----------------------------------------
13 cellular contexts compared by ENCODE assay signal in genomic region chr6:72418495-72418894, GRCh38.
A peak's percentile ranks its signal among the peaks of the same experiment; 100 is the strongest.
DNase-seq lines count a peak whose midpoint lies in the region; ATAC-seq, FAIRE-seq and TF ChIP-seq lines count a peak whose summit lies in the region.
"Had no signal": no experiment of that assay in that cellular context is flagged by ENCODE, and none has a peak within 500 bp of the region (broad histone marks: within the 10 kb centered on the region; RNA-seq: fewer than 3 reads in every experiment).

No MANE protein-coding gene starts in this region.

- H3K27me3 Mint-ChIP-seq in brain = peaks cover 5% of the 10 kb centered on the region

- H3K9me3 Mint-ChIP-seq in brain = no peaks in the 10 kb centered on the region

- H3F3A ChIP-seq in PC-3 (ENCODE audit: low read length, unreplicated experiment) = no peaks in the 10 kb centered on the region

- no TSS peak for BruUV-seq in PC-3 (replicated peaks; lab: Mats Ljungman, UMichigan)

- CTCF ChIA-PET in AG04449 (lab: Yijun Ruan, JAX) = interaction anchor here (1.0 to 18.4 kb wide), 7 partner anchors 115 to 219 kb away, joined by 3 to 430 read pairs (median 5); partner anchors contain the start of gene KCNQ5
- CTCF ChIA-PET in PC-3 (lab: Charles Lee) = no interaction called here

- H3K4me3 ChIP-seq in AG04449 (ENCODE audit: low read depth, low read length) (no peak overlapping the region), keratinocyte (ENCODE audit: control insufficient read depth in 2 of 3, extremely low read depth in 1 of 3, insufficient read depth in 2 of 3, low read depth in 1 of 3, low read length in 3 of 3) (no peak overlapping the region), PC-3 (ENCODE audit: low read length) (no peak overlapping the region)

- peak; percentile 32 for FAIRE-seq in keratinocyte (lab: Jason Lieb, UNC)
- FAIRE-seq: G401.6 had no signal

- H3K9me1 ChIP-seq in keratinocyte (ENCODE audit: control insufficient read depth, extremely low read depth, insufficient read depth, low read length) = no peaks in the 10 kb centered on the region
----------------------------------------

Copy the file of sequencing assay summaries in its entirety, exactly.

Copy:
13 cellular contexts compared by ENCODE assay signal in genomic region chr6:72418495-72418894, GRCh38.
A peak's percentile ranks its signal among the peaks of the same experiment; 100 is the strongest.
DNase-seq lines count a peak whose midpoint lies in the region; ATAC-seq, FAIRE-seq and TF ChIP-seq lines count a peak whose summit lies in the region.
"Had no signal": no experiment of that assay in that cellular context is flagged by ENCODE, and none has a peak within 500 bp of the region (broad histone marks: within the 10 kb centered on the region; RNA-seq: fewer than 3 reads in every experiment).

No MANE protein-coding gene starts in this region.

- H3K27me3 Mint-ChIP-seq in brain = peaks cover 5% of the 10 kb centered on the region

- H3K9me3 Mint-ChIP-seq in brain = no peaks in the 10 kb centered on the region

- H3F3A ChIP-seq in PC-3 (ENCODE audit: low read length, unreplicated experiment) = no peaks in the 10 kb centered on the region

- no TSS peak for BruUV-seq in PC-3 (replicated peaks; lab: Mats Ljungman, UMichigan)

- CTCF ChIA-PET in AG04449 (lab: Yijun Ruan, JAX) = interaction anchor here (1.0 to 18.4 kb wide), 7 partner anchors 115 to 219 kb away, joined by 3 to 430 read pairs (median 5); partner anchors contain the start of gene KCNQ5
- CTCF ChIA-PET in PC-3 (lab: Charles Lee) = no interaction called here

- H3K4me3 ChIP-seq in AG04449 (ENCODE audit: low read depth, low read length) (no peak overlapping the region), keratinocyte (ENCODE audit: control insufficient read depth in 2 of 3, extremely low read depth in 1 of 3, insufficient read depth in 2 of 3, low read depth in 1 of 3, low read length in 3 of 3) (no peak overlapping the region), PC-3 (ENCODE audit: low read length) (no peak overlapping the region)

- peak; percentile 32 for FAIRE-seq in keratinocyte (lab: Jason Lieb, UNC)
- FAIRE-seq: G401.6 had no signal

- H3K9me1 ChIP-seq in keratinocyte (ENCODE audit: control insufficient read depth, extremely low read depth, insufficient read depth, low read length) = no peaks in the 10 kb centered on the region